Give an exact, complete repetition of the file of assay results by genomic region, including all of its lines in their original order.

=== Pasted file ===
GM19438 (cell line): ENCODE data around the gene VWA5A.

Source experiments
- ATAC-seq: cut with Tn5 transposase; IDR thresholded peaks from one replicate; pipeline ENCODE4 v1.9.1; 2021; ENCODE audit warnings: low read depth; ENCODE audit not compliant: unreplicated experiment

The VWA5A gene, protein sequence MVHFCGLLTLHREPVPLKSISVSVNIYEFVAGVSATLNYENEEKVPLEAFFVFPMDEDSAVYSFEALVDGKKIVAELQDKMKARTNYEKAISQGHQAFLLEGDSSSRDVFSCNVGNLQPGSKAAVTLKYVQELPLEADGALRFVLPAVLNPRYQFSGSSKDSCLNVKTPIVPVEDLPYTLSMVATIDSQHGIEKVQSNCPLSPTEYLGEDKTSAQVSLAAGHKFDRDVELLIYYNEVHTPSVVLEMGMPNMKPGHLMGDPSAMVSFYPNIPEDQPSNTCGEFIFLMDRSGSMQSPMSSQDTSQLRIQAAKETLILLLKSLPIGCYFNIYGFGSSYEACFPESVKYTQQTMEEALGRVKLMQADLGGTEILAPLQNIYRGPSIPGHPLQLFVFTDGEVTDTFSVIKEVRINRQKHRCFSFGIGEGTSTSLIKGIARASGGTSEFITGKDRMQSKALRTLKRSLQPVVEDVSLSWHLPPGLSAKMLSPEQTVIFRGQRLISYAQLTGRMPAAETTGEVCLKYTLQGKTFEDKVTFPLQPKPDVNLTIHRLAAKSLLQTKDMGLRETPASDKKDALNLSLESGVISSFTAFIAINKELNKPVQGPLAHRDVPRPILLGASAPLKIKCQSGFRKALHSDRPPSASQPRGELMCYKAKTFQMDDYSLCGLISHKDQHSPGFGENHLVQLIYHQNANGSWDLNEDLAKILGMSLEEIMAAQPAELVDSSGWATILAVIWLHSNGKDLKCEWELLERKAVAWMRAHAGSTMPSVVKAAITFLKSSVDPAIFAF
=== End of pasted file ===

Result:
GM19438 (cell line): ENCODE data around the gene VWA5A.

Source experiments
- ATAC-seq: cut with Tn5 transposase; IDR thresholded peaks from one replicate; pipeline ENCODE4 v1.9.1; 2021; ENCODE audit warnings: low read depth; ENCODE audit not compliant: unreplicated experiment

The VWA5A gene, protein sequence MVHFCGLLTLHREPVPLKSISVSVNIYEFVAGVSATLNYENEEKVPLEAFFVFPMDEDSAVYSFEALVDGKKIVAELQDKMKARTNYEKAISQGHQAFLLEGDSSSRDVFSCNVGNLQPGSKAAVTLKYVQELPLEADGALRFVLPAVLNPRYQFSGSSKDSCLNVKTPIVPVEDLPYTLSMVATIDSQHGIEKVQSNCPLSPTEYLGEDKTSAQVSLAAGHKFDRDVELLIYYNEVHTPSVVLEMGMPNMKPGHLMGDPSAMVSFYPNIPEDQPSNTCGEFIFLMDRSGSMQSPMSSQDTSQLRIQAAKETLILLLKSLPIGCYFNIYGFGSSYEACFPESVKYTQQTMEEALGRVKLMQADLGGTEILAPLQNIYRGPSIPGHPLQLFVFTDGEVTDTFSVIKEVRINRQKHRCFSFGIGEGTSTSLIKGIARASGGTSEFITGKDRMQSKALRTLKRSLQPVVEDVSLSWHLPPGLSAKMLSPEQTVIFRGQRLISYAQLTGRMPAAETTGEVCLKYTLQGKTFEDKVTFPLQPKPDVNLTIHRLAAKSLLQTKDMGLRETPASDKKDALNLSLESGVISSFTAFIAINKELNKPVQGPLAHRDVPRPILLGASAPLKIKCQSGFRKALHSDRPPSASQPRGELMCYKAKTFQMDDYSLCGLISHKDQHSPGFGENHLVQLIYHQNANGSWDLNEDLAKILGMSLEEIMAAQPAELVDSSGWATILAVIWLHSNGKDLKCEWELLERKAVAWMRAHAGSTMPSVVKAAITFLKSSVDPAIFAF